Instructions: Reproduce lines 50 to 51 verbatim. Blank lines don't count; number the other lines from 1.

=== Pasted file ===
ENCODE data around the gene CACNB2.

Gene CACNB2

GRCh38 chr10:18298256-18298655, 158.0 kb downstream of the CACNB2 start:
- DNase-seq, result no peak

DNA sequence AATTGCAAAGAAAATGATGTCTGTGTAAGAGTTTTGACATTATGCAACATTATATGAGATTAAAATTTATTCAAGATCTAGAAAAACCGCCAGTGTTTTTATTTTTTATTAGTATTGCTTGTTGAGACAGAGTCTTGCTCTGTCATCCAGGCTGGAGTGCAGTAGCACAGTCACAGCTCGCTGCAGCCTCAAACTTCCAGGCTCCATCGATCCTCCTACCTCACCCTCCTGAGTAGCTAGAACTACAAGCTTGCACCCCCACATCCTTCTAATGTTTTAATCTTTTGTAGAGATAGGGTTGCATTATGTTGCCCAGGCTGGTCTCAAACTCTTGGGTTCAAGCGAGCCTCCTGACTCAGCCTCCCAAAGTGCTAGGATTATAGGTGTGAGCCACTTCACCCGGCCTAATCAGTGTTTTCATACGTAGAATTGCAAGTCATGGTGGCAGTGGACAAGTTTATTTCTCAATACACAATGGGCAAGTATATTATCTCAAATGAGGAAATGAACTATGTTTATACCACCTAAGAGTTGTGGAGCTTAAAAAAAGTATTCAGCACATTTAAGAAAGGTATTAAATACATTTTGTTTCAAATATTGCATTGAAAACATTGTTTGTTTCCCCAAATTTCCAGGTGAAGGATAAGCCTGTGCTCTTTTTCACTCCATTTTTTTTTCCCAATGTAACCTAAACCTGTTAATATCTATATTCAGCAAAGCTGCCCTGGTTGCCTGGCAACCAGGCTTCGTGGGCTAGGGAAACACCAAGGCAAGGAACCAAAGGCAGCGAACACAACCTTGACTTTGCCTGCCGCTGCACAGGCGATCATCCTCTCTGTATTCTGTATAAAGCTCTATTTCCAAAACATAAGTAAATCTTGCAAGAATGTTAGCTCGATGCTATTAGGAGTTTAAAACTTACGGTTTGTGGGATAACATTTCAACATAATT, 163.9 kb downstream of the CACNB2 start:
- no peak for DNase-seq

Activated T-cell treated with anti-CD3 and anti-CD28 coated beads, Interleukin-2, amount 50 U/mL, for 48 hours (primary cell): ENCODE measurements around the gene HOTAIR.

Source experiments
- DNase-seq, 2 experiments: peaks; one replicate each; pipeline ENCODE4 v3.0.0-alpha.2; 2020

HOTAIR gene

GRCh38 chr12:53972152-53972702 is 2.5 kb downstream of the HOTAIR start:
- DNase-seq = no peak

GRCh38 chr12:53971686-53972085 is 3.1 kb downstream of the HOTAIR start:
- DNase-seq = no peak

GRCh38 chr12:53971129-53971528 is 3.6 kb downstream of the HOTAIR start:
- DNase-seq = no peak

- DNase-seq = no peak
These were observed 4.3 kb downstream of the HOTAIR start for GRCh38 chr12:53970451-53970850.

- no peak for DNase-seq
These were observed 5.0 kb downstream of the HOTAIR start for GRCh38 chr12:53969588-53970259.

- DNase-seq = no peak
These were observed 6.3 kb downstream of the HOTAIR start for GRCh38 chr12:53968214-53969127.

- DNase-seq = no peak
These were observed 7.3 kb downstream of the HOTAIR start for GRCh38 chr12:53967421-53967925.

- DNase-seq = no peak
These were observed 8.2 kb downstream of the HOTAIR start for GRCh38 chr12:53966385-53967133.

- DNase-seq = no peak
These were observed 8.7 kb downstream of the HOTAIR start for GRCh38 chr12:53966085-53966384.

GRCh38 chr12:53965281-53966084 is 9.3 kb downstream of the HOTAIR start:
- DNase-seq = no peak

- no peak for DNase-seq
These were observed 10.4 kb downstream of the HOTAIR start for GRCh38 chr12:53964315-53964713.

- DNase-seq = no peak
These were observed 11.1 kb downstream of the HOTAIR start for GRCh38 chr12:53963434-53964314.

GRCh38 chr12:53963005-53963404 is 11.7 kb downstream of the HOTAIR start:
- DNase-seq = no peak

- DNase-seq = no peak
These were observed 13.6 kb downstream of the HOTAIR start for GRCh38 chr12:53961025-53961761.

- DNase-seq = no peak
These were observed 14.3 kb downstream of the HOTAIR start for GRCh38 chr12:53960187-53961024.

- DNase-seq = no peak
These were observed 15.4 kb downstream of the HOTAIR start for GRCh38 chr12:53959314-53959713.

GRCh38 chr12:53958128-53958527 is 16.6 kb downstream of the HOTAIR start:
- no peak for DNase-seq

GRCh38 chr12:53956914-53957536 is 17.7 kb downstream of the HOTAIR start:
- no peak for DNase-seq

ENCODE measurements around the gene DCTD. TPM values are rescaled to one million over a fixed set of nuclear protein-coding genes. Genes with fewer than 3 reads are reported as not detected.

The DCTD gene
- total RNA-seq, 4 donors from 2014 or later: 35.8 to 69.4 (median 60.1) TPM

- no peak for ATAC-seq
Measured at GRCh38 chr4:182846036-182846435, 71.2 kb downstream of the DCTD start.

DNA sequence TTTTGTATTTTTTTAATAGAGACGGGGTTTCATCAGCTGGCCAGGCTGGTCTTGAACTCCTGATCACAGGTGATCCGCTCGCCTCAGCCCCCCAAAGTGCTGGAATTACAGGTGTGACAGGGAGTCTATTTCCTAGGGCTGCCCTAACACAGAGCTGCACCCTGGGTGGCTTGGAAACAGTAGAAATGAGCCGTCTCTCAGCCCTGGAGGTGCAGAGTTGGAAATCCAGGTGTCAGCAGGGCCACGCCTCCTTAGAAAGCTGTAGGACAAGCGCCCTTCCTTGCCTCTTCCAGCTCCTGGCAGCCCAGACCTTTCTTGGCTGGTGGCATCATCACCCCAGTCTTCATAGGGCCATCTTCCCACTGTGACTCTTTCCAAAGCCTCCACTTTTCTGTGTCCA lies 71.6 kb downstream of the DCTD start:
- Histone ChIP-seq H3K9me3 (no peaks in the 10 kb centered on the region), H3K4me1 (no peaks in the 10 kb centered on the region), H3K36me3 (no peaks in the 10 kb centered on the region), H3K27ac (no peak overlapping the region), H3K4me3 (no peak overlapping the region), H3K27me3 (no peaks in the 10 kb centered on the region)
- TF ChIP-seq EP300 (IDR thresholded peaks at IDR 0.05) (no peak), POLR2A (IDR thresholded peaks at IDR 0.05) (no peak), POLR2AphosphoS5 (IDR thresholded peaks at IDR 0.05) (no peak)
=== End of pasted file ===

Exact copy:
- no peak for ATAC-seq
Measured at GRCh38 chr4:182846036-182846435, 71.2 kb downstream of the DCTD start.